Sixty years after earning fame for their feats in World War II, Congress has bestowed its Gold Medal on the surviving Tuskegee Airmen.
“This means that we have recognition at the national level, even 60 years later, that we accomplished something important,” said William Broadwater, 81, of Clinton, Maryland, a bombardier and former Tuskegee Airmen president, at the March 30 ceremony.
“What we accomplished hasn’t always been recognized for what it really meant to the country,” said Col. Charles McGee, 87, a retired fighter pilot from Bethesda, Maryland. “There was meaning in civil rights that, you might say, preceded the civil rights movement.”
From 1942 until after World War II, 994 black fighter and bomber pilots were trained at the segregated Tuskegee Army Air Field in Alabama, along with thousands more who served as enlisted men in support roles. More than 400 of the pilots served in combat, flying bomber escort, strafing and patrol missions from bases in North Africa, then Sicily and finally Italy.
Once in combat, they excelled. “It really was the first time that a large group of blacks were involved in so technical an area successfully,” said McGee. “It set the background that dispelled the myths, the biases, in some cases outright racism, that had been official Army policy.” McGee flew 136 missions in World War II, another 100 in Korea and 173 in Vietnam, probably a record for any three-war fighter pilot.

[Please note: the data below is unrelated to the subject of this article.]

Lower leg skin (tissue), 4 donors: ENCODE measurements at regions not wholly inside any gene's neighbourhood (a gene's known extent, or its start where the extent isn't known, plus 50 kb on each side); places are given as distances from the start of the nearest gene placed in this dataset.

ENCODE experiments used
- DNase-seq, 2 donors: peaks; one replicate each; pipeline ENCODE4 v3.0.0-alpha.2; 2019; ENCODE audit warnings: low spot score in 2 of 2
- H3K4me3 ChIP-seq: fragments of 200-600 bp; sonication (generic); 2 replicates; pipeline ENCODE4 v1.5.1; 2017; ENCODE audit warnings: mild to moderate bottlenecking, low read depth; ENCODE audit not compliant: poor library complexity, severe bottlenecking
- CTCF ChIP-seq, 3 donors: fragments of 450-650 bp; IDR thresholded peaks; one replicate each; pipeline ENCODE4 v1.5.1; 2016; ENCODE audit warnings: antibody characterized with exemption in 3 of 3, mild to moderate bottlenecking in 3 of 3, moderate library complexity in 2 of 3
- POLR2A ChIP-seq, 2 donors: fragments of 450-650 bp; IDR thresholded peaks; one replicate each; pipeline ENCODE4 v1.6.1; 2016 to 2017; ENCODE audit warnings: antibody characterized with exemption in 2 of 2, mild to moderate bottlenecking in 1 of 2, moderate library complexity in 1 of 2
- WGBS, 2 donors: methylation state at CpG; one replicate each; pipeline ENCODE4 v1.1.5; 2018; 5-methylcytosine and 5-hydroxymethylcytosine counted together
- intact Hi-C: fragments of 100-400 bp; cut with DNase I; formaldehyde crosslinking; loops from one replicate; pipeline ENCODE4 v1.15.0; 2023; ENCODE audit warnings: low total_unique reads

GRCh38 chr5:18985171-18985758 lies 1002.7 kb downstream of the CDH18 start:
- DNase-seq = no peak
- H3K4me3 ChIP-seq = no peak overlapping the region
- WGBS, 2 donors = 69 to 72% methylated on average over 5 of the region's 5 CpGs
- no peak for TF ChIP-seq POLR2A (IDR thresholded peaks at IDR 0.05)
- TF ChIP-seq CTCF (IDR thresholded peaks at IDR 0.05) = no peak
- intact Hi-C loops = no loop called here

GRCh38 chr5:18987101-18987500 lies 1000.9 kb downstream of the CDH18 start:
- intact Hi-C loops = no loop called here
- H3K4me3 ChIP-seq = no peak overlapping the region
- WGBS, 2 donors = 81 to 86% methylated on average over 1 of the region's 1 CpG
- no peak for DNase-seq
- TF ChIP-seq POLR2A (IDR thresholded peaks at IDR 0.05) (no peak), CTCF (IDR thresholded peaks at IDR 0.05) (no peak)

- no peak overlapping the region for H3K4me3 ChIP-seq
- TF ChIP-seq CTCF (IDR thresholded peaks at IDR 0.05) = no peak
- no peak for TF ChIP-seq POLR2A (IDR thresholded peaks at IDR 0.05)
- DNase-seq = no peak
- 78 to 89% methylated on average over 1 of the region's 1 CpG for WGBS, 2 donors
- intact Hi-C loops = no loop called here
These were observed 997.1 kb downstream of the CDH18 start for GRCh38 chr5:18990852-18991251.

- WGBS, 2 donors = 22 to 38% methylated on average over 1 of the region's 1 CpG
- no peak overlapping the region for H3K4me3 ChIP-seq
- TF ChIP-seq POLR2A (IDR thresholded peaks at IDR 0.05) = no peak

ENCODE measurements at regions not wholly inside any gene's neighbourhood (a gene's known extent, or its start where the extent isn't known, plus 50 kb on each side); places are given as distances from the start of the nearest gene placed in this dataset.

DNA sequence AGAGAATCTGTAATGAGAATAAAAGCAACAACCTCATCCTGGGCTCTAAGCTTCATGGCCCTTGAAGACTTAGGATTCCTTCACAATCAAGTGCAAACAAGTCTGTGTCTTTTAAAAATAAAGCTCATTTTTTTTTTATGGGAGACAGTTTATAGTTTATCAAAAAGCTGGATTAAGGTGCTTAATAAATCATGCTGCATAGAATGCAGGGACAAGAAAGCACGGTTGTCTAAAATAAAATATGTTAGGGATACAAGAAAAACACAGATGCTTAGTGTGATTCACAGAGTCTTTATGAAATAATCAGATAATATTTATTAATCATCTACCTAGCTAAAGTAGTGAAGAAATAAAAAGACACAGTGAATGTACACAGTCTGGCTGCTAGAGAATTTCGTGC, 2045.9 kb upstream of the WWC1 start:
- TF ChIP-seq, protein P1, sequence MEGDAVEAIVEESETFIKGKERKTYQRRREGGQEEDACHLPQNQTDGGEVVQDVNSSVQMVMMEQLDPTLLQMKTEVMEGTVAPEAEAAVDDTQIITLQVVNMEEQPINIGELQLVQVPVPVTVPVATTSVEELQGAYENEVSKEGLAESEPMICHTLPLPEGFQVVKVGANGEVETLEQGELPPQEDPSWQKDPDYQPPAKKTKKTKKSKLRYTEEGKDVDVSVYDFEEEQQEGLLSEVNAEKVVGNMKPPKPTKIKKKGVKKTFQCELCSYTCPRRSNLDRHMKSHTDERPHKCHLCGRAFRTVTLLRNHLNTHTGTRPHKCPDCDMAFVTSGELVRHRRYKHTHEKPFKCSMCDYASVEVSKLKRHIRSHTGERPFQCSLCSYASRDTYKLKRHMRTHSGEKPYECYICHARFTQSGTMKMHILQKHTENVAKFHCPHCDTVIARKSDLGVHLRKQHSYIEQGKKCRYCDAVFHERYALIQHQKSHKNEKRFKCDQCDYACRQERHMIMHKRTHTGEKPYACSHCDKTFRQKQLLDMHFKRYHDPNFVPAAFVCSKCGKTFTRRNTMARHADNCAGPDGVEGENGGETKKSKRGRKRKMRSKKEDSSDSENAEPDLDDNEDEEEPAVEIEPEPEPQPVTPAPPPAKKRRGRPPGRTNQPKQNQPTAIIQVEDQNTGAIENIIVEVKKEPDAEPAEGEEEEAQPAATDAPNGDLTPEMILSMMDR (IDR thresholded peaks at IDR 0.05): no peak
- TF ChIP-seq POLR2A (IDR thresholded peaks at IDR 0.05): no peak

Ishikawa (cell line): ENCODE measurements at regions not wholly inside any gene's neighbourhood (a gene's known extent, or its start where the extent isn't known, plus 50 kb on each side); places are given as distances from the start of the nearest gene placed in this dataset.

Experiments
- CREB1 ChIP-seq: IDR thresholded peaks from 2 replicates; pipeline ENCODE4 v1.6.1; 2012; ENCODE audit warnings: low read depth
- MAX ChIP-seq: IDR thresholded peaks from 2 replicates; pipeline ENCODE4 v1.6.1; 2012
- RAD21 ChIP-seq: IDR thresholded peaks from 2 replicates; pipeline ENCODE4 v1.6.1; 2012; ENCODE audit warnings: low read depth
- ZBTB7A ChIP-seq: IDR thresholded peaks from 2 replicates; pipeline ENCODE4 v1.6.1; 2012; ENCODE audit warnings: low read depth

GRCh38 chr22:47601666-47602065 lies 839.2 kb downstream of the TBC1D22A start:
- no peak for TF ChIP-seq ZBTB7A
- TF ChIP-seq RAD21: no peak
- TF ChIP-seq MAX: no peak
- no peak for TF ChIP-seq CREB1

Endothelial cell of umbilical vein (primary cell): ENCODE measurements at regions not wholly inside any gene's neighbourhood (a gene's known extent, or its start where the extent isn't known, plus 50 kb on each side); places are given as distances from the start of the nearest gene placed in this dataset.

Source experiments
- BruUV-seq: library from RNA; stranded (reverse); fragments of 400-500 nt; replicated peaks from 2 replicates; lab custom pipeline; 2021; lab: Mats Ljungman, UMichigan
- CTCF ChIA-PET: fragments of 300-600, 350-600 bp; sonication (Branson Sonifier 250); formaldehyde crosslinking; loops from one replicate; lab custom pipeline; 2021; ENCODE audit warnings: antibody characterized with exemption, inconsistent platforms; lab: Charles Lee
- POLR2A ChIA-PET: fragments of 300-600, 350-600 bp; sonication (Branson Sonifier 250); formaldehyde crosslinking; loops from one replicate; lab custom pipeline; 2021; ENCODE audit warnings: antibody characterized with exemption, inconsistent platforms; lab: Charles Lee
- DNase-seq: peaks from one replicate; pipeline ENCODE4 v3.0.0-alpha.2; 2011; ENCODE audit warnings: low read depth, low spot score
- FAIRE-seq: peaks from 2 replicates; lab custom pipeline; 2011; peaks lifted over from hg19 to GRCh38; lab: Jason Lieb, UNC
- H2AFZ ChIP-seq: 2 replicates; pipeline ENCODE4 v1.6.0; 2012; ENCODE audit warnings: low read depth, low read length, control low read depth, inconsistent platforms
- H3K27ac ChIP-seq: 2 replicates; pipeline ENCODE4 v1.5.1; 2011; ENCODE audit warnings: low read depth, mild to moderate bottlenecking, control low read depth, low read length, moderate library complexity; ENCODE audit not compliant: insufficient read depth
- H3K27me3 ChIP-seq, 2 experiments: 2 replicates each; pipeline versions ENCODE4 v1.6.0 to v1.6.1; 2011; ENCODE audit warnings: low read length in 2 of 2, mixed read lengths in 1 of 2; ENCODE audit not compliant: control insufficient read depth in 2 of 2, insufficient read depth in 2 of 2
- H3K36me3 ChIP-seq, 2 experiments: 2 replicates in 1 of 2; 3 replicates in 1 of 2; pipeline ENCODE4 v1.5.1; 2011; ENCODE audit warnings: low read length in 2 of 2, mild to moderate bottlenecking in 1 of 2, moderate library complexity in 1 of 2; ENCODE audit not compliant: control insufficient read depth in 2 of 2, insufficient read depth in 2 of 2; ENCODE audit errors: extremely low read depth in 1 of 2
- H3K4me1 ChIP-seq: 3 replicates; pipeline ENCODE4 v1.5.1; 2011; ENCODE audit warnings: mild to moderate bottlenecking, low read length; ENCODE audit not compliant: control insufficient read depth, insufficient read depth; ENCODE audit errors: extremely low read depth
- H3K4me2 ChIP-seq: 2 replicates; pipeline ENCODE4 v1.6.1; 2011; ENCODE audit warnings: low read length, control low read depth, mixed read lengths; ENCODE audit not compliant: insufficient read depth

Walter McCreary, 89, of Burke, Virginia, also attended the ceremony. The son of a railroad worker, he had graduated from Tuskegee University in 1940 and already had a civilian pilot license when he joined the Airmen as one of the first black fighter pilots. He flew 88 missions before being shot down on a strafing run, subsequently spending eight months in a German prison camp. With humor, he says that he did not try to escape. “And pass for what? Maybe a Caucasian could blend in. No way I could blend in.”
McCreary said he encountered no racism from the German guards or fellow POWs. In fact, it was only after he and other freed prisoners stopped to eat at a St. Louis cafeteria, on their way home, that there was any trouble. When a waiter objected to McCreary’s presence, a fellow POW – “a rangy, white Texan” – called the manager, took him by the collar, and announced that “We just got through fighting one war. You want another right now?”
President Bush, who spoke at the ceremony, noted that “Even the Nazis asked why they would fight for a country that treated them so unfairly.”
Then he turned and saluted them.
The Airmen stood and returned the salute.
The crowd burst into thunderous applause.